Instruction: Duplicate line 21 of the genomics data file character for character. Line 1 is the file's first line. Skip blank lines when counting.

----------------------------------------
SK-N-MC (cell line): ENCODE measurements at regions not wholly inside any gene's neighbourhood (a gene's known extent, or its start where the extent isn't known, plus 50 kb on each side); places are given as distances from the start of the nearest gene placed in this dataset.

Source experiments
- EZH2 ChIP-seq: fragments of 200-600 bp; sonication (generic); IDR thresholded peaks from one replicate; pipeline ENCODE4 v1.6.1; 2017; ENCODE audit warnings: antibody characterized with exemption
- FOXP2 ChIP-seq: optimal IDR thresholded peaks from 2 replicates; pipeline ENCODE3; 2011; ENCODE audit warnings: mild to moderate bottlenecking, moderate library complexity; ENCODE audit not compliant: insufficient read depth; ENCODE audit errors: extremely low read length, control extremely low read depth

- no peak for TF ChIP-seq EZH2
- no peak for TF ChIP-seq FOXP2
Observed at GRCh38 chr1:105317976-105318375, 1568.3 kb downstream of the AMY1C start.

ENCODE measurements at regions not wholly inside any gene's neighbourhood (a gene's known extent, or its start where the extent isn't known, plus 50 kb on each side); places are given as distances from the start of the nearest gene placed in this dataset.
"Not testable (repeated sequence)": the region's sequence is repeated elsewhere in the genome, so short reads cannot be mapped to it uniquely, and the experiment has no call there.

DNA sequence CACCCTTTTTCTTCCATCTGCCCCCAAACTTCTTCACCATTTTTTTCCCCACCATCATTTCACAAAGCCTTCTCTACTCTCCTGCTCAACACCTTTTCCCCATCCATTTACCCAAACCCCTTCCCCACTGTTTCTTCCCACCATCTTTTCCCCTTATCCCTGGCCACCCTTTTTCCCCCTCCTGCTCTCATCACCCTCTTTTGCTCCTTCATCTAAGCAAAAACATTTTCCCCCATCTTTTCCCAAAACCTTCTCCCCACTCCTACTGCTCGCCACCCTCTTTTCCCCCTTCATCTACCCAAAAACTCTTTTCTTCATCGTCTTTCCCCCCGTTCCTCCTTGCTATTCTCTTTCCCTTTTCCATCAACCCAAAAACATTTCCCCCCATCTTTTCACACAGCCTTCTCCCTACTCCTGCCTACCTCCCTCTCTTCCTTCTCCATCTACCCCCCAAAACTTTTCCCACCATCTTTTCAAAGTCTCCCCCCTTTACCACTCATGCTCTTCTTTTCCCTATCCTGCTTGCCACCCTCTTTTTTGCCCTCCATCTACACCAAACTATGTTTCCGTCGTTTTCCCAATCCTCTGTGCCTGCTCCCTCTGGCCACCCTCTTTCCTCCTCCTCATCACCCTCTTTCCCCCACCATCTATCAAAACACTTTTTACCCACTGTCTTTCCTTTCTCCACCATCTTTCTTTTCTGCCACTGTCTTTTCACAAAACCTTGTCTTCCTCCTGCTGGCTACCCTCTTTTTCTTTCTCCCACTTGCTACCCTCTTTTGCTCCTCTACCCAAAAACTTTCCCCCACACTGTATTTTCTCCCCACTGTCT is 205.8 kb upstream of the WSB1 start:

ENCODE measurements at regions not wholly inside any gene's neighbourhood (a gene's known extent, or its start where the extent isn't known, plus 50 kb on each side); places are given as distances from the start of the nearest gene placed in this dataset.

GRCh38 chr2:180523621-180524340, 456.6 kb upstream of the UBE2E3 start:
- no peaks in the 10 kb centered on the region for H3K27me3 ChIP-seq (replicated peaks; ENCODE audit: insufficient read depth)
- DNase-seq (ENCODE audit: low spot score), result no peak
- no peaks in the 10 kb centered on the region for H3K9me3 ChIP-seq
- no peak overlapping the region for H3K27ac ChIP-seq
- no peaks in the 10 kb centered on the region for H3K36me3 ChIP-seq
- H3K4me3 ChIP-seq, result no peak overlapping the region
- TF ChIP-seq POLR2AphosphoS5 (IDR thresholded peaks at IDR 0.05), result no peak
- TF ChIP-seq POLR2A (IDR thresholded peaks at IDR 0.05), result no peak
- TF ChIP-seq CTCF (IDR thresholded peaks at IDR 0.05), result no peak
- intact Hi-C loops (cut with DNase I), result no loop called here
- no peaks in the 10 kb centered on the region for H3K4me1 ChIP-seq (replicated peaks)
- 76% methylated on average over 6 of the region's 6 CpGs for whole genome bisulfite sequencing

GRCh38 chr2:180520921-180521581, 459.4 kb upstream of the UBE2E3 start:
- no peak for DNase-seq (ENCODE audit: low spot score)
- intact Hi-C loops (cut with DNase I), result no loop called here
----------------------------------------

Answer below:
- TF ChIP-seq CTCF (IDR thresholded peaks at IDR 0.05), result no peak